Vector Notation

Vector Notation

GCSE(F), GCSE(H),

Vectors are quantities that have both a magnitude and a direction.

Write the vector in a column, with the movement in the x-direction being the top number and the movement in they-direction being the bottom number.

A vector `((5),(7))` gives a displacement in the positive x direction, and 7 in the y direction.

Vectors are written in a number of ways.

The vector may be written to indicate the start and end points: `vec(AB)`. Direction is important: the vector is a displacement from A to B.

The vector can also be shown as a single letter: this is printed as a (bold a). When writing by hand, underline the letter: `ul(a)`.

Note that `vec(AB) = ul(a) = `a.

A column vector gives both magnitude and direction. The magnitude, or size, of a vector is written as |a| (called modular a). This means that the direction (when considering the size) is irrelevent and can be obtained using Pythagoras: for a vector `((x),(y))`, this is `sqrt(x^2 + y^2)`.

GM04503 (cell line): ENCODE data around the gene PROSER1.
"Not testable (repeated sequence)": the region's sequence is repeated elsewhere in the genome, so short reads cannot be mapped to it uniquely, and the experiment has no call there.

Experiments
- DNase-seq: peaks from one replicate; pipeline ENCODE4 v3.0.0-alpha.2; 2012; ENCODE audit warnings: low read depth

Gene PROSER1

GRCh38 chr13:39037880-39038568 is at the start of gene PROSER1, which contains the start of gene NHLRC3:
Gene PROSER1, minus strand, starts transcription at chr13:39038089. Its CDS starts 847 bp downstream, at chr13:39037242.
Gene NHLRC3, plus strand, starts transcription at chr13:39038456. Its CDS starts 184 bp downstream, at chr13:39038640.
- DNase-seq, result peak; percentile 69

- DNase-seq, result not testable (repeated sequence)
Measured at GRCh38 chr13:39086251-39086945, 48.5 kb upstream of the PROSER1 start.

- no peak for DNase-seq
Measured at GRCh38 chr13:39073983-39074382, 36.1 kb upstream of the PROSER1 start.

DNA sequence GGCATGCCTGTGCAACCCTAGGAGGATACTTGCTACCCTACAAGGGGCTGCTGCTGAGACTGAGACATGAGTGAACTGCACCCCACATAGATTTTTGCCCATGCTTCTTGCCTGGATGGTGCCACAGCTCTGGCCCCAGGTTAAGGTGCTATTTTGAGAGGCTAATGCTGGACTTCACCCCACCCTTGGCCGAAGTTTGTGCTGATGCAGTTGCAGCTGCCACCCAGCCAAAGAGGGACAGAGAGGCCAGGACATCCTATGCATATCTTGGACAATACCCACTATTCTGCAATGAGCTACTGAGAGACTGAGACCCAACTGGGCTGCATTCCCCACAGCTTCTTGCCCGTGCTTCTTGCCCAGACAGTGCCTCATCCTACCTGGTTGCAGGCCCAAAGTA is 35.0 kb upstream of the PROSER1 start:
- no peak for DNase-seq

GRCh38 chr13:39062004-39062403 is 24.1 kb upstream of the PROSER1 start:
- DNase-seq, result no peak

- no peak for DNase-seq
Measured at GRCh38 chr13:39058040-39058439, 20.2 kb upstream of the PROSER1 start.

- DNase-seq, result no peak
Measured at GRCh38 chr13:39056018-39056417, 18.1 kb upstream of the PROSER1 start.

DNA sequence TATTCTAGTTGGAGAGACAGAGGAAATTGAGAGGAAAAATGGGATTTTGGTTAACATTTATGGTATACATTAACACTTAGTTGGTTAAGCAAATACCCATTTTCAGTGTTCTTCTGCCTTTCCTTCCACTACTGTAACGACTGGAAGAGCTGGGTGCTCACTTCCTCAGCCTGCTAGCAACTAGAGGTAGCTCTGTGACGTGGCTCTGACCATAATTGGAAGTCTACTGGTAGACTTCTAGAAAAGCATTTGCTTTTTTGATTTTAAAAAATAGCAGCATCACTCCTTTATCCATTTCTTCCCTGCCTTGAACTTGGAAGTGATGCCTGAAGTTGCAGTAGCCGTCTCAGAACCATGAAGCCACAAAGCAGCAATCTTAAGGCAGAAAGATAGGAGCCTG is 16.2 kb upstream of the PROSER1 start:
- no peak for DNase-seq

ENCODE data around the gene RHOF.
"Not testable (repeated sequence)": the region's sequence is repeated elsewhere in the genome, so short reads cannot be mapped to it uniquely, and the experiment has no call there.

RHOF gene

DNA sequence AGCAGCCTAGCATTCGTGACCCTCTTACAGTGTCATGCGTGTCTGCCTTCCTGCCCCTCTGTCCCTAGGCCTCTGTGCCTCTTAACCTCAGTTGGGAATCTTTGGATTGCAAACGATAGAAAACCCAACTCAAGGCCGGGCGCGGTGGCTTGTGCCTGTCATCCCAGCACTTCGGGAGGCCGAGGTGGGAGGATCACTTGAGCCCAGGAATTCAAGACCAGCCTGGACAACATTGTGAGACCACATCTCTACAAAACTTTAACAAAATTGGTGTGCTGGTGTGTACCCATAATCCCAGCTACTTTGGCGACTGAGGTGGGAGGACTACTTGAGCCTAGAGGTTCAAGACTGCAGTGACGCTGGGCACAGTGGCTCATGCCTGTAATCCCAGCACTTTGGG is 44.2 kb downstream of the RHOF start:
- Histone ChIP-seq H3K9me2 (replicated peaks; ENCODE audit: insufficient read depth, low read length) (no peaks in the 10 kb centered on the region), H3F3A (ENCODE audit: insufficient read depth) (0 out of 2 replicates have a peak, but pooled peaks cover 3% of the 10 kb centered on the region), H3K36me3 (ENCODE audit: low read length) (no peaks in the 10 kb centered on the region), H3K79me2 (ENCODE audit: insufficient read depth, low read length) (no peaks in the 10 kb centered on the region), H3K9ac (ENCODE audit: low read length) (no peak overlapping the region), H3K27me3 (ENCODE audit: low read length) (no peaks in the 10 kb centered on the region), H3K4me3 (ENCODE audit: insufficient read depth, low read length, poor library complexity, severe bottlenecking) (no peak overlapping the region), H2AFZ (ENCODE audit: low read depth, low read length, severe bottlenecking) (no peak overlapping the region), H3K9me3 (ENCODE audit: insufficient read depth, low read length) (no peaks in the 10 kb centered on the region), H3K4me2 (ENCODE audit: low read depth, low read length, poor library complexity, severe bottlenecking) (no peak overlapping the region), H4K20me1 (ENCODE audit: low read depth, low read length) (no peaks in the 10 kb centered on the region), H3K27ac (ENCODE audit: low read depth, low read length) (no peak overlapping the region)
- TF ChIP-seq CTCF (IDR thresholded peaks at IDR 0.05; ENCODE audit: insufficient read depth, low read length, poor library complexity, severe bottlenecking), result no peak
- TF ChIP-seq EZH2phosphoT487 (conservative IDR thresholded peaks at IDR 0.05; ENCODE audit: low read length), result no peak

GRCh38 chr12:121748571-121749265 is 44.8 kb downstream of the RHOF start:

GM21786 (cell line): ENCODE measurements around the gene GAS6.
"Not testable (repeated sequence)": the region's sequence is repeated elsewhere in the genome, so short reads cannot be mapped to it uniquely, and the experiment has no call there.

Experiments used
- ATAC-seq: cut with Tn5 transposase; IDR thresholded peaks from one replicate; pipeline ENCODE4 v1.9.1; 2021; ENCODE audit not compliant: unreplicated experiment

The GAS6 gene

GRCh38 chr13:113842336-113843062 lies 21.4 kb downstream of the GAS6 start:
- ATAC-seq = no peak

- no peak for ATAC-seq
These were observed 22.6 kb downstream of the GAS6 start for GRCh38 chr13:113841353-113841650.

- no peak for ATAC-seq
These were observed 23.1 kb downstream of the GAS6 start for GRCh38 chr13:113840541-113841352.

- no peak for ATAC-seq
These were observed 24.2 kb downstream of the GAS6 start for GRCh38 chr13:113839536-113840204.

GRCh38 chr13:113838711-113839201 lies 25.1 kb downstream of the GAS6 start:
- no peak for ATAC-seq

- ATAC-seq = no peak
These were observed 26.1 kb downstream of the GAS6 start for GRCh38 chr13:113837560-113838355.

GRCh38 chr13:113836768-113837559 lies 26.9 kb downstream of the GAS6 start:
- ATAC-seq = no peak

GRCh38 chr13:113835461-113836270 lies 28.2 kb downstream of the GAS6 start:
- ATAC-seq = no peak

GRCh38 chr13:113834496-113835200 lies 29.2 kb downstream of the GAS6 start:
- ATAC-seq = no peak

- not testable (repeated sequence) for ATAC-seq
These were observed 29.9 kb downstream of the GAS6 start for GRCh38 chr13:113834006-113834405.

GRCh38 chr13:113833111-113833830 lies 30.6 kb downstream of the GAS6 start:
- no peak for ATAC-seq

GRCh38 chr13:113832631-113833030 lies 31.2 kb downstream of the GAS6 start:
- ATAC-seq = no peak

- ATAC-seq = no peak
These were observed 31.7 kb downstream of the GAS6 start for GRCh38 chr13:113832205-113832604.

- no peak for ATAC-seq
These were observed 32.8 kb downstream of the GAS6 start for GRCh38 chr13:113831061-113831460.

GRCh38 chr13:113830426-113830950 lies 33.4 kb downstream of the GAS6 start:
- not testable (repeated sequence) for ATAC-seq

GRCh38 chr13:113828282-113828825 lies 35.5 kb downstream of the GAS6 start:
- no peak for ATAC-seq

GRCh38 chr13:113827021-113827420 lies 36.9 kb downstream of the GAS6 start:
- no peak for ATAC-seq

A vector that is equal to another vector has the same magnitude and direction, although they may not necessarily be at the same location.

Vector `vec(AB) = -vec(BA)`.

If vector `vec(AB)` = a and `vec(BA)` = b, then a = - b.

Examples

1. Vector a is defined as `((-3),(-4))`. Vector b is defined as `((4),(3))`. Does a = -b?

Answer: No; neither the x-displacement nor the y-displacement are equal and opposite.

2. Vector c is defined as `((7),(11))`. What is the magnitude of c?

Answer: 13.04 (to 2dp)

Use Pythagoras to determine the magnitude:

magnitude = `sqrt(7^2 + 11^2)`

= 13.038